The son of neptune, p.38
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       The Son of Neptune, p.38

         Part #2 of The Heroes of Olympus series by Rick Riordan
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Page 38

 

  Percy handed her the whole bag of jerky and she squeaked with joy. “Nope, nope, nope,” she muttered, half-singing. “Phineas, nope. Food and words for Ella, yep. ”

  Percy crouched over the bathrobe and pulled the old man’s note out of the pocket. It read: HUBBARD GLACIER.

  All that risk for two words. He handed the note to Hazel.

  “I know where that is,” she said. “It’s pretty famous. But we’ve got a long, long way to go. ”

  In the trees around the parking lot, the other harpies finally overcame their shock. They squawked with excitement and flew at the nearest food trucks, diving through the service windows and raiding the kitchens. Cooks shouted in many languages. Trucks shook back and forth. Feathers and food boxes flew everywhere.

  “We’d better get back to the boat,” Percy said. “We’re running out of time. ”

  XXIX Hazel

  EVEN BEFORE SHE GOT ON THE BOAT, Hazel felt queasy.

  She kept thinking about Phineas with steam coming out of his eyes, his hands crumbling to dust. Percy had assured her that she wasn’t like Phineas. But she was. She’d done something even worse than torment harpies.

  You started this whole thing! Phineas had said. If it weren’t for you, Alcyoneus wouldn’t be alive!

  As the boat sped down the Columbia River, Hazel tried to forget. She helped Ella make a nest out of old books and magazines they’d liberated from the library’s recycling bin.

  They hadn’t really planned on taking the harpy with them, but Ella acted like the matter was decided.

  “Friends,” she muttered. “‘Ten seasons. 1994 to 2004. ’ Friends melt Phineas and give Ella jerky. Ella will go with her friends. ”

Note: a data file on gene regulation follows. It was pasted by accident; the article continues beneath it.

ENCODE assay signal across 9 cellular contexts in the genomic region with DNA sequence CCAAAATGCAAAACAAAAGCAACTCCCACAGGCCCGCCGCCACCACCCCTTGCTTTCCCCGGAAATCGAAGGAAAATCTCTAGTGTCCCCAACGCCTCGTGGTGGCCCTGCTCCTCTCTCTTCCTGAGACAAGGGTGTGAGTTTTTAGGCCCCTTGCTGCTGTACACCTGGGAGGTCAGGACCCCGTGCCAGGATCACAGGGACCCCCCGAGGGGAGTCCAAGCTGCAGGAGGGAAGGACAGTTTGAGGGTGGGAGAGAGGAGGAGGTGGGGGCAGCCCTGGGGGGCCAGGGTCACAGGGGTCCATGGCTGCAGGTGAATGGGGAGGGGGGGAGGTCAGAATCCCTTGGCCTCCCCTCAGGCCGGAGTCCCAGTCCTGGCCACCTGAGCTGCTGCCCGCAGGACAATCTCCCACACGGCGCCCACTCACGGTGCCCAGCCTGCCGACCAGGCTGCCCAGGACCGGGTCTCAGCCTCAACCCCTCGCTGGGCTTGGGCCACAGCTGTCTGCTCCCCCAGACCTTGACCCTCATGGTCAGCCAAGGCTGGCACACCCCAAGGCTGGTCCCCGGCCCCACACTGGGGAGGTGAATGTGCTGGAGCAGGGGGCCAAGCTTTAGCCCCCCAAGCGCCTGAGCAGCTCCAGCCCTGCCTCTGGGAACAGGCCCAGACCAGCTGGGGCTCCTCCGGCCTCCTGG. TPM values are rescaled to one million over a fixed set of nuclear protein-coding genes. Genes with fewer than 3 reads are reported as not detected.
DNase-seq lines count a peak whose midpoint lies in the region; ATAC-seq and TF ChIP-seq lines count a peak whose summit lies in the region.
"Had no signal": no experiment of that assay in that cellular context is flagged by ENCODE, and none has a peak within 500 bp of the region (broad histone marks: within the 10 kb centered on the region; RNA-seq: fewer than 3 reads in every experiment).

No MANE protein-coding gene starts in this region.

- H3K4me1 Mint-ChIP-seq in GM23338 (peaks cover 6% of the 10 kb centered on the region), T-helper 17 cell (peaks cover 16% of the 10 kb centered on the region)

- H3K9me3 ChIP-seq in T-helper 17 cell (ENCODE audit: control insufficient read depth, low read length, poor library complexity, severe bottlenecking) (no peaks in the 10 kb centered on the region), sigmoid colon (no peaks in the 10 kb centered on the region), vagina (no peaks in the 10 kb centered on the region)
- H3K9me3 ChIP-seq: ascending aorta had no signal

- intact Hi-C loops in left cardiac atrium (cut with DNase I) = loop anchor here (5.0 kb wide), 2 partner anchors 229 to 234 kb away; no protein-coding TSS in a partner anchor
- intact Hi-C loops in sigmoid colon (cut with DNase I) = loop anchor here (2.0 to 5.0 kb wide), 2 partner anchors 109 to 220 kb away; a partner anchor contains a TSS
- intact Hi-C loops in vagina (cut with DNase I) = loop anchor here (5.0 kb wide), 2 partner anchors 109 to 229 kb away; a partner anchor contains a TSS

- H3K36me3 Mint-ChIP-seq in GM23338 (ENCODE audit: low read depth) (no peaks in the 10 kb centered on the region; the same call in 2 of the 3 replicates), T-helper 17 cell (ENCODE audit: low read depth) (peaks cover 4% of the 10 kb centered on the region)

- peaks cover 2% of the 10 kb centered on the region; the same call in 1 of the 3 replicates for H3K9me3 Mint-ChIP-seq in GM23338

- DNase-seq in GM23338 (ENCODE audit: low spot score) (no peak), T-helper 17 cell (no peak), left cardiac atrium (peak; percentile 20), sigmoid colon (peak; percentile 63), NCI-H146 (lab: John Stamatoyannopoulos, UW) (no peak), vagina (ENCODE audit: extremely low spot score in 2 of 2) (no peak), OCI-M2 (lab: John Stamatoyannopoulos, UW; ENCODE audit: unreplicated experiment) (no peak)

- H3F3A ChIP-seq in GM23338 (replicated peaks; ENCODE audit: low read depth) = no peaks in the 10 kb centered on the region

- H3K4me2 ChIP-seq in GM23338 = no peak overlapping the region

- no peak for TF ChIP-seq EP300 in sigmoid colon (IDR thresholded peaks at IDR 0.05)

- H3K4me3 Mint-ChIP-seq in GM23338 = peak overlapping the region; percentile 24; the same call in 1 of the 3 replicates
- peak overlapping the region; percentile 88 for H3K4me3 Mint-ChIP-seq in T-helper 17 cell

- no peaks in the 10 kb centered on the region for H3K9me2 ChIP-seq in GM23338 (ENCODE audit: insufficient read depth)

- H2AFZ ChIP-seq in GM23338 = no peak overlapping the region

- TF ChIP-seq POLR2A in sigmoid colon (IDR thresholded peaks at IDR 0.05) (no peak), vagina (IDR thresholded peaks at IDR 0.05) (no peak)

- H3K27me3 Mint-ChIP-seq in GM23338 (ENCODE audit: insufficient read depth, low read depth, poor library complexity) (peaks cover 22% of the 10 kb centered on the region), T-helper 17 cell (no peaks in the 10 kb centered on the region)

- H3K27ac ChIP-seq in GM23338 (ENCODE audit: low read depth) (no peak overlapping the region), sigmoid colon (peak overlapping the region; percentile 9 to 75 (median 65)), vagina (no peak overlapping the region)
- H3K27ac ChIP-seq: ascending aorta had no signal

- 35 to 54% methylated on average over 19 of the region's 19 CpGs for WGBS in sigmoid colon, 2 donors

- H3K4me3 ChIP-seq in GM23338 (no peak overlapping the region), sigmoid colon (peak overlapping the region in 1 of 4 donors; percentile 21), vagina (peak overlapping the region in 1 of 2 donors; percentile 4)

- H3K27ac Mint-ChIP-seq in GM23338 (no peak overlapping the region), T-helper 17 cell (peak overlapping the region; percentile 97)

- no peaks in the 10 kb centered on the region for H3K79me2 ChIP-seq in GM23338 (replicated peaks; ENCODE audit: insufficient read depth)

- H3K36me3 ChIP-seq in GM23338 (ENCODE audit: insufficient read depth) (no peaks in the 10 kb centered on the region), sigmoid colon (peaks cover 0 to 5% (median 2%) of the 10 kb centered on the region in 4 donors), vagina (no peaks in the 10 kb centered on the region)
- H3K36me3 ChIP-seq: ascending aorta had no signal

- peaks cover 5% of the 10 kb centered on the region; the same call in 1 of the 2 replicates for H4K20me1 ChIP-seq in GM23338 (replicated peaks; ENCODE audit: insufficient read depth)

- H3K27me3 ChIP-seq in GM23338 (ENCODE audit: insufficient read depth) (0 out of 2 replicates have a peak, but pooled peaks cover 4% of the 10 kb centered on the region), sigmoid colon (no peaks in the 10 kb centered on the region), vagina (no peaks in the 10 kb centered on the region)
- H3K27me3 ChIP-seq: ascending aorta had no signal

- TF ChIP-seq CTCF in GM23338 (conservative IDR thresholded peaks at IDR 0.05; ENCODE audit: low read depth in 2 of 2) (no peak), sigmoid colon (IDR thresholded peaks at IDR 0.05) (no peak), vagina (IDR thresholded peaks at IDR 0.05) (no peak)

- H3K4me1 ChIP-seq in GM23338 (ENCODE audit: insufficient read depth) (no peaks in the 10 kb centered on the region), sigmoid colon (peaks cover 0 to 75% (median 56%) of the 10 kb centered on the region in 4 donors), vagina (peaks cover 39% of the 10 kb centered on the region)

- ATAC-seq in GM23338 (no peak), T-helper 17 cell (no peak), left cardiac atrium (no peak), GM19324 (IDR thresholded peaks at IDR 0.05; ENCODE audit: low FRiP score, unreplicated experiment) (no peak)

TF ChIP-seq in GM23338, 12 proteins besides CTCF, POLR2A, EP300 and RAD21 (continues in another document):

Now she was roosting comfortably in the stern, nibbling bits of jerky and reciting random lines from Charles Dickens and 50 Tricks to Teach Your Dog.

  Percy knelt in the bow, steering them toward the ocean with his freaky mind-over-water powers. Hazel sat next to Frank on the center bench, their shoulders touching, which made her feel as jittery as a harpy.

  She remembered how Frank stood up for her in Portland, shouting, “She’s a good person!” like he was ready to take on anybody who denied it.

  She remembered the way he had looked on the hillside in Mendocino, alone in a clearing of poisoned grass with his spear in hand, fires burning all around him and the ashes of three basilisks at his feet.

  A week ago, if someone had suggested that Frank was a child of Mars, Hazel would have laughed. Frank was much too sweet and gentle for that. She had always felt protective of him because of his clumsiness and his knack for getting into trouble.

  Since they’d left camp, she saw him differently. He had more courage than she’d realized. He was the one looking out for her. She had to admit that the change was kind of nice.

  The river widened into the ocean. The Pax turned north. As they sailed, Frank kept her spirits up by telling her silly jokes—Why did the Minotaur cross the road? How many fauns does it take to change a lightbulb? He pointed out buildings along the coastline that reminded him of places in Vancouver.

  The sky started to darken, the sea turning the same rusty color as Ella’s wings. June 21 was almost over. The Feast of Fortuna would happen in the evening, exactly seventy-two hours from now.

  Finally Frank brought out some food from his pack—sodas and muffins he’d scavenged from Phineas’s table. He passed them around.